Not Yet Out From Under the Stairs: The Sacramento Kings took a 42-game road losing streak into New Jersey last Tuesday, hoping that was their night. The Nets had a seven-game losing streak and didn’t have Derrick Coleman. The Kings took a 14-point lead in the first half--and lost. . . . Attitude adjustment: Last season, King officials suspected players were malingering on the injured list. This season, there’s a problem with new point guard Spud Webb, who is unhappy about his contract. The first thing Webb said to newly arrived Mitch Richmond was: “Welcome to hell.”

Get ready to bid farewell to: Dallas’ Randy White, eighth pick in the 1989 draft, who declared that as long as Richie Adubato was the coach, “I don’t think I’ll be able to develop . . . into the kind of player the fans, the media and the rest of the league want to see.” . . . More trouble in paradise: with Cartwright hurt, Perdue starts for the Bulls. Said Chicago assistant coach Tex Winter: “Will will never be Bill Cartwright because he doesn’t have that kind of toughness.”

What, them worry? The Bulls won seven games in a row and lead the league in shooting at 52%. Of their first eight victories, seven were by 10 points or more. . . . Magic Johnson was going to raise money for the Challenger Boys and Girls Club, with participating companies each taking a game and donating money on Johnson’s assist total. The money now will be donated on James Worthy’s point total. Details: (213) 315-6502.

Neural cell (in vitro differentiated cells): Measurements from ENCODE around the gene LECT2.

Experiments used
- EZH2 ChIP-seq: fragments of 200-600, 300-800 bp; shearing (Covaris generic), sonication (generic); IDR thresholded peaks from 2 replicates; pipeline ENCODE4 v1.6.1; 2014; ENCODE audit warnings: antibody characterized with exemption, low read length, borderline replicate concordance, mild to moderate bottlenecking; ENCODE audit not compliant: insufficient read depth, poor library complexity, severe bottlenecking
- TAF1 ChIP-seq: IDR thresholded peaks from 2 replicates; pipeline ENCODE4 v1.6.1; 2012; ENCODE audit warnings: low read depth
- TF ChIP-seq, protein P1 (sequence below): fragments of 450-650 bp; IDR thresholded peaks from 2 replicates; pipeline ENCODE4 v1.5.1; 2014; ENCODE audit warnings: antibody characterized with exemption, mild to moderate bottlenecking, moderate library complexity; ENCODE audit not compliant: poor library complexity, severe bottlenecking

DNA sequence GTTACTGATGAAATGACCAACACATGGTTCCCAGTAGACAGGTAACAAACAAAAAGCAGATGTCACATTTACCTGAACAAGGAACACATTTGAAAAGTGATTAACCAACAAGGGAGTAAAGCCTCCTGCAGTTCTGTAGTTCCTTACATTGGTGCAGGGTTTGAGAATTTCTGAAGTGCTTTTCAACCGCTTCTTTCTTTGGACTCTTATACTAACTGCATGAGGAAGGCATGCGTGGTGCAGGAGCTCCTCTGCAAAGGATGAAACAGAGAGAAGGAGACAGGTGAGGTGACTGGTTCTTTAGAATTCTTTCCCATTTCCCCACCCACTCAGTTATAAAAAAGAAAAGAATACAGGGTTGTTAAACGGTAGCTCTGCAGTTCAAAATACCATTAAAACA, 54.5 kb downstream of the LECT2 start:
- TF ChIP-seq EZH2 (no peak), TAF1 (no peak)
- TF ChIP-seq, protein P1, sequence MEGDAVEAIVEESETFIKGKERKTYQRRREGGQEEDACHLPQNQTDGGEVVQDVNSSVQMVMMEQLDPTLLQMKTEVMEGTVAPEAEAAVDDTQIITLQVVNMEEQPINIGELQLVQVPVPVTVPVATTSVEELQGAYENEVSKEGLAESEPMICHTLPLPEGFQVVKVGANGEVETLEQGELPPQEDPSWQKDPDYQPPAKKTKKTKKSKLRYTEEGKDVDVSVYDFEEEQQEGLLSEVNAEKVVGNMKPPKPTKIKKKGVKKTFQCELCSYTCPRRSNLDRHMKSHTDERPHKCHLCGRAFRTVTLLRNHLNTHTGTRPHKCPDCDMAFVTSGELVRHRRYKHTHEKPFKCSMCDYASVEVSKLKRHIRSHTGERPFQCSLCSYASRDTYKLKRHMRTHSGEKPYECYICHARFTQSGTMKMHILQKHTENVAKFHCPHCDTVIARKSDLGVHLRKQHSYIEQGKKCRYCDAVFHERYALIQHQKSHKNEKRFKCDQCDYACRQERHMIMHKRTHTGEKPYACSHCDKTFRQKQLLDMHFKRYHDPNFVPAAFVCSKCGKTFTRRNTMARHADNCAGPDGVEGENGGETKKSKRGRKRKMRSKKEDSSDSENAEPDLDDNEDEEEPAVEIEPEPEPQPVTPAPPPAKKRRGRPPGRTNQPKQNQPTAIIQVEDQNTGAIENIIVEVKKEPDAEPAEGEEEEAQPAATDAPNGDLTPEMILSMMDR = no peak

It may be coincidence but: Isiah Thomas, burning about being left off the Olympic team, scored 44 points against John Stockton, who was chosen over him. It was Thomas’ biggest night in eight seasons. Said Thomas: “As I’ve said before, I don’t hold any grudges. (Stockton) is an excellent player. His talent and ability speak for themselves.”

Further decline of the Bad Boys: The Pistons’ 5-6 start was their worst in five seasons. Mark Aguirre missed three games with a sprained ankle. Said Coach Chuck Daly: “He has a contract problem, you know.” As in, he’d like a new one. Comment: Good luck. . . . The Knicks want Dallas’ Rolando Blackman but will have to rope in another team for a three-way deal. Blackman’s $1.9-million salary won’t fit under New York’s salary cap, and the Mavericks aren’t interested in available Knick players.

The Bullets are taking a chance on Ralph Sampson but only because the price is right--$130,000. Says General Manager John Nash: “Our medical people view him as a risk, but because this is a minimum financial commitment, our expectation level isn’t as high.” . . . Where are those leprechauns when you need them? The Celtics will rest Kevin McHale, who returned too quickly from foot surgery, for two weeks. Brian Shaw reaggravated his hamstring pull. Dee Brown had knee surgery and won’t be back until January. The Celtics are trying to sign Vinnie Johnson, 35.

After rookie Larry Johnson outscored him, 27-25, and out-rebounded him, 15-11, in a Hornet victory over the Celtics at Charlotte, Larry Bird made it a point to go over and shake hands. Said Bird: “He’s a great player. He’s getting paid $3 million a year, he’d better be.” Said Johnson: “My man, Larry. Well, my answer for that is the only reason I’m getting paid $3 million is because of Larry. Larry and Magic.”